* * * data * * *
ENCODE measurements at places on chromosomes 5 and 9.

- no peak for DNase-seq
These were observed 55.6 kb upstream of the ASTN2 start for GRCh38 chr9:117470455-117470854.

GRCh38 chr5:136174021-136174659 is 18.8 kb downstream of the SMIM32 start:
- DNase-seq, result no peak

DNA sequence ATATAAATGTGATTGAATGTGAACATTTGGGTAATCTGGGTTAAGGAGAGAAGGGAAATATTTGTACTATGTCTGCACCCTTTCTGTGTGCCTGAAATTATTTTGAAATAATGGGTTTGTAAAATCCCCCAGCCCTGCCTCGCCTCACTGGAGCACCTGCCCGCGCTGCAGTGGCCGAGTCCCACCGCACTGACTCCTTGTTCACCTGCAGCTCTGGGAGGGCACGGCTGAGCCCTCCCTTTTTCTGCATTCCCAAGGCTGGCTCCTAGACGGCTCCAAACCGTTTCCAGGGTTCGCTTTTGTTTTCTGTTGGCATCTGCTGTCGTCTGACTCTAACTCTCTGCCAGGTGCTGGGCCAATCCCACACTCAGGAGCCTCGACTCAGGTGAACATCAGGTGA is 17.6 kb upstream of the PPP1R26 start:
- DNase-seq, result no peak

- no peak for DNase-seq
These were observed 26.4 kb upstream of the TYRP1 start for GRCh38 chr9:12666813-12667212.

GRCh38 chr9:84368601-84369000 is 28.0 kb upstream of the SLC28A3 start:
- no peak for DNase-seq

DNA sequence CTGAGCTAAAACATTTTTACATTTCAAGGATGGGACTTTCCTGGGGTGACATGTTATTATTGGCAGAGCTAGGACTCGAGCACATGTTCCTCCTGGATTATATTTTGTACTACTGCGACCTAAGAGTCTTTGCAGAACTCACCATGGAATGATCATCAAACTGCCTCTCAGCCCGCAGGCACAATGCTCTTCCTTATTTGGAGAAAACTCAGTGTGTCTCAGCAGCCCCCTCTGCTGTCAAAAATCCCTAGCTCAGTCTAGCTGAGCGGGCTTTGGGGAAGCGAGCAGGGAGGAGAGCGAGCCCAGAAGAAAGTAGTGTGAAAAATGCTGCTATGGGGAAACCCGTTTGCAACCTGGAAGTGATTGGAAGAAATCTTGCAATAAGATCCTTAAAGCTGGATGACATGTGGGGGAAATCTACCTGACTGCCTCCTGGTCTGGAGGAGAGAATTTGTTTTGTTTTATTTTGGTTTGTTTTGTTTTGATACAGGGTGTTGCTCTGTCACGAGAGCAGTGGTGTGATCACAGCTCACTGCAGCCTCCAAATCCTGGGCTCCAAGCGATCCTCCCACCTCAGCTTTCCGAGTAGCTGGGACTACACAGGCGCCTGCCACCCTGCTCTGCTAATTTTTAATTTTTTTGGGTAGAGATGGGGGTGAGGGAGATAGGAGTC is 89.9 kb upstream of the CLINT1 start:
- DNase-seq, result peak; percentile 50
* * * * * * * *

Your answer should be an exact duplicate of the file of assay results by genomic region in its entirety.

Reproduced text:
ENCODE measurements at places on chromosomes 5 and 9.

- no peak for DNase-seq
These were observed 55.6 kb upstream of the ASTN2 start for GRCh38 chr9:117470455-117470854.

GRCh38 chr5:136174021-136174659 is 18.8 kb downstream of the SMIM32 start:
- DNase-seq, result no peak

DNA sequence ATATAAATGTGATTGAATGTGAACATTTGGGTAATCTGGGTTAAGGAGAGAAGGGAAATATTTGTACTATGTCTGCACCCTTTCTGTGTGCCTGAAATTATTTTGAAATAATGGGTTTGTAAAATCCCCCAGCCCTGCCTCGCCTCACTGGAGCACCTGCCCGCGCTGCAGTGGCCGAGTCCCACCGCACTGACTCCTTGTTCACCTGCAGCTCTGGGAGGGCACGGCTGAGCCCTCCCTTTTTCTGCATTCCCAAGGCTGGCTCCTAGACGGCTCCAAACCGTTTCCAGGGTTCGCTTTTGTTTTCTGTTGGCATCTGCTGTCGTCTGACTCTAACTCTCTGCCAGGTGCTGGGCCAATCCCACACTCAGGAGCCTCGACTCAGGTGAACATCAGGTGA is 17.6 kb upstream of the PPP1R26 start:
- DNase-seq, result no peak

- no peak for DNase-seq
These were observed 26.4 kb upstream of the TYRP1 start for GRCh38 chr9:12666813-12667212.

GRCh38 chr9:84368601-84369000 is 28.0 kb upstream of the SLC28A3 start:
- no peak for DNase-seq

DNA sequence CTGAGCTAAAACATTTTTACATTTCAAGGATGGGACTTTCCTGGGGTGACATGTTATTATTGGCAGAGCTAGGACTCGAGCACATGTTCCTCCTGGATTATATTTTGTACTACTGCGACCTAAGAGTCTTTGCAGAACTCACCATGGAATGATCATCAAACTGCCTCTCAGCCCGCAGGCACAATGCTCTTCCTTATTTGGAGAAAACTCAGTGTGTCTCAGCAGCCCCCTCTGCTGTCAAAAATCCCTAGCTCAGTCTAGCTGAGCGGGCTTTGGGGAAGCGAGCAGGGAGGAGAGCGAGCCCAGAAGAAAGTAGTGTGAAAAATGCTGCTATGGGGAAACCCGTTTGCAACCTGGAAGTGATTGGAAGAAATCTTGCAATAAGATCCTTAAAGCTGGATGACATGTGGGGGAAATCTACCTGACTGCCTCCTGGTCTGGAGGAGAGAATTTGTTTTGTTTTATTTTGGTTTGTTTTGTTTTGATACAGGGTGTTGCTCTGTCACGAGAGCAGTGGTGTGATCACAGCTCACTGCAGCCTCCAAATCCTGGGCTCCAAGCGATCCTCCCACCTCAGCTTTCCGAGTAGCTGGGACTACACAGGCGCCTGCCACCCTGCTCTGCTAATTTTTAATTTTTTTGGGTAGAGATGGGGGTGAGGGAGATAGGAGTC is 89.9 kb upstream of the CLINT1 start:
- DNase-seq, result peak; percentile 50